Tahoe Resources Inc. (TSX:THO)(NYSE:TAHO) stock lost nearly one-third its value in one trading day on July 6 after the Supreme Court of Guatemala suspended the mining licence for Tahoe’s primary mine, Escobal. Yes, you read that right. Tahoe’s flagship mine has to stop operations right away.
Tahoe’s background and the court ruling
To be fair, Tahoe was always a risky bet given its dependency on Guatemala — a region with a history of social and political unrest. Mining at Guatemala was never an easy task for any company, which is perhaps also why senior gold miner Goldcorp Inc. (TSX:G)(NYSE:GG) sold off the Escobal silver deposit to Tahoe some years ago. Goldcorp also eventually sold its entire stake in Tahoe. In fact, Goldcorp also announced plans to dispose another of its mines at Guatemala earlier this year, reflecting its caution about region.
Tahoe has had its share of hiccups in Guatemala. Just last month, protesters blocked entry to Escobal, apparently raising a voice against probable seismic activity caused by the mine.
In May, an anti-mining organization CALAS filed a claim against Guatemala’s Ministry of Energy and Mines, alleging it didn’t consult the local people before granting operational licence for Tahoe’s Escobal mine. On July 5, the Supreme Court of Guatemala temporarily suspended the mine’s licence until further review, spooking investors and sending Tahoe’s stock plummeting next day.
Where Tahoe stands now
By Tahoe’s own estimates, the entire process of the court’s consultation with the locals and a reconsideration of Tahoe’s appeal for reissue of Escobal’s mining licence could take six to 12 months. Furthermore, a resolution of CALAS’s definitive constitutional claims could take 12-18 months.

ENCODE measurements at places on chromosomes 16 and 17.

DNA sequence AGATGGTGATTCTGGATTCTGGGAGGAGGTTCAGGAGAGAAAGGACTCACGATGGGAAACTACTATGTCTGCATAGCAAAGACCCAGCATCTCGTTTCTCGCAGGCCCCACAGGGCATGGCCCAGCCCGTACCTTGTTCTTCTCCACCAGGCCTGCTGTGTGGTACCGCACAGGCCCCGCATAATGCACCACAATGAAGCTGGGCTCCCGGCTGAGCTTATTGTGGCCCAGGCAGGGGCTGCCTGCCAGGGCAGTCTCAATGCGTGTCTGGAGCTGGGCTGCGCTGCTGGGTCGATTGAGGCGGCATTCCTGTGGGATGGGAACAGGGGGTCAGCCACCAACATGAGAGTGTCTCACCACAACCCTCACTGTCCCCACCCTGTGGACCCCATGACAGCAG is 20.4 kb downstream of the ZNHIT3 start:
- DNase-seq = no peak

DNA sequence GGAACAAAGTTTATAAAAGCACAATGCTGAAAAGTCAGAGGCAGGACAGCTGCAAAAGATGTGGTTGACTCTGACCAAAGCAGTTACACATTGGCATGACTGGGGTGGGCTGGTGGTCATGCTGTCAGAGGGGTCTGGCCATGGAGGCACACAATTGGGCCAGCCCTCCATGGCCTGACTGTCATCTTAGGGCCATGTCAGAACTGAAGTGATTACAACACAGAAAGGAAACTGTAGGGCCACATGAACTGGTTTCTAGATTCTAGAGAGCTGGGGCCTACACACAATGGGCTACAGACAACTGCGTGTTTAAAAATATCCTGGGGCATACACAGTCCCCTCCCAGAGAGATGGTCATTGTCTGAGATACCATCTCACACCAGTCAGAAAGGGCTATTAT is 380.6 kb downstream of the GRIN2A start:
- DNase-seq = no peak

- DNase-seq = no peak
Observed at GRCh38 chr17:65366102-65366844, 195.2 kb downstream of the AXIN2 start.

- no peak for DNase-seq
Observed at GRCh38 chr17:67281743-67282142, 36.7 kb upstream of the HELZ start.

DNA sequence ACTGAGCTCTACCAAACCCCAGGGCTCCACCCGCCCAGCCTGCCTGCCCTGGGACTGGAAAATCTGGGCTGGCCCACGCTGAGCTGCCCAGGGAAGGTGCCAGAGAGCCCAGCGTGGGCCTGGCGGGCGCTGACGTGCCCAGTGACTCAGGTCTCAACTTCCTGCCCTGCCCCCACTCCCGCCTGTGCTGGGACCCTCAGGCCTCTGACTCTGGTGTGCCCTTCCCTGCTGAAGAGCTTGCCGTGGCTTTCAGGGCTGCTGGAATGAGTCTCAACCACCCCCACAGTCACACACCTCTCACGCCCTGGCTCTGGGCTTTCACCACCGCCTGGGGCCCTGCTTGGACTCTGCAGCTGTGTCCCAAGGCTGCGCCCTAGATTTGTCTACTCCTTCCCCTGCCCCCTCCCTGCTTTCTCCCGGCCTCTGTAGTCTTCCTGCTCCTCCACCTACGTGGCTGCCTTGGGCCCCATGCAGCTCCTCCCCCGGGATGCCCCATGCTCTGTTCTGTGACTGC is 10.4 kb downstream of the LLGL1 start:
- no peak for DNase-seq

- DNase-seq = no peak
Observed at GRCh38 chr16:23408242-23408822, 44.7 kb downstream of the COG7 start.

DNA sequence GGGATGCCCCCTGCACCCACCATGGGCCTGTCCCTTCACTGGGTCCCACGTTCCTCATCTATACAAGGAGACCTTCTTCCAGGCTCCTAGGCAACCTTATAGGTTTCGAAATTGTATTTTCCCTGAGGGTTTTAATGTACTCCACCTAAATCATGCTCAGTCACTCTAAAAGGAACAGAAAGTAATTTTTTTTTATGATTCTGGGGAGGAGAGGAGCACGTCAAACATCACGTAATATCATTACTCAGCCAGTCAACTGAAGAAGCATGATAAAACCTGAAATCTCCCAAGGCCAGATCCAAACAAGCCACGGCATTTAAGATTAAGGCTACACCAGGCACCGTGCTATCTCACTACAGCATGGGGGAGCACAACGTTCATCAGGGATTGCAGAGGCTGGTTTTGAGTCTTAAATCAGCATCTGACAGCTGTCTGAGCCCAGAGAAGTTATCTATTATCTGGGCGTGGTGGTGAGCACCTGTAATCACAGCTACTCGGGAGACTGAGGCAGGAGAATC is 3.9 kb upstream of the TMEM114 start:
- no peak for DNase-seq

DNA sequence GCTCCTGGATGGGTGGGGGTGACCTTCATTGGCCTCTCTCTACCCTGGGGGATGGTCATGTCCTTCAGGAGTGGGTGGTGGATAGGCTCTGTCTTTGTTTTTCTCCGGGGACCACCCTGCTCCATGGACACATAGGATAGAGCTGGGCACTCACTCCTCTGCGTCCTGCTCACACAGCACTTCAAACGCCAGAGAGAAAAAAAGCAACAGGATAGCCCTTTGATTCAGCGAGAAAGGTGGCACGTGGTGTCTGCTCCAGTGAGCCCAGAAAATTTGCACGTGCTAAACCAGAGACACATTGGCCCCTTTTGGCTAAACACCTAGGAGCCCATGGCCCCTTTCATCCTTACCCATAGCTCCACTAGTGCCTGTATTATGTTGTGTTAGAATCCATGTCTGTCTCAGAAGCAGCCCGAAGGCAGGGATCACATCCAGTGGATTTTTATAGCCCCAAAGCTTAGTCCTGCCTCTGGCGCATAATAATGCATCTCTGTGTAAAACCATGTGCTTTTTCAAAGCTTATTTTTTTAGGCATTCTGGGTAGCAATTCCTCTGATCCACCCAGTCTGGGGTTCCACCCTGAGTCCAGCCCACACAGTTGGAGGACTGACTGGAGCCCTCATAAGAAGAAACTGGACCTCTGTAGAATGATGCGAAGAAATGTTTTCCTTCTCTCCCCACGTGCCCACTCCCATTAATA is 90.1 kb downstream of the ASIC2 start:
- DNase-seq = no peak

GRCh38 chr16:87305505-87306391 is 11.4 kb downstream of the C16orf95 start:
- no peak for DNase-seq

So, as of now, Tahoe is putting Escobal on “stand-by.” Assuming a suspension of mining operations for three months, Tahoe could take a big hit, including the following:
- 5.1 ounces of lower silver production in 2017.
- Additional fixed cost of US$10 million.
- Deferred estimated royalties of US$4 million.
Of course, those numbers could look worse if the suspension extends beyond three months.
What should investors do
Interestingly, Tahoe reiterated that its fixed monthly dividend is US$0.02 per share right after the news of suspension of mining at Escobal came in.
However, Tahoe’s otherwise-lucrative monthly dividend now appear as risky as the company’s prospects given that no one, not even the company, really knows when Escobal will restart operations. Until the suspension, Tahoe was on a solid operational footing, having hit record silver and gold production and cash flows last year and projecting its gold production to rise nearly 36% at the mid-point by 2019.
Needless to say, Tahoe will likely miss that target and suffer declining cash flows. Given the shroud of uncertainty over Escobal, precious metals investors would be better off staying away from Tahoe for now.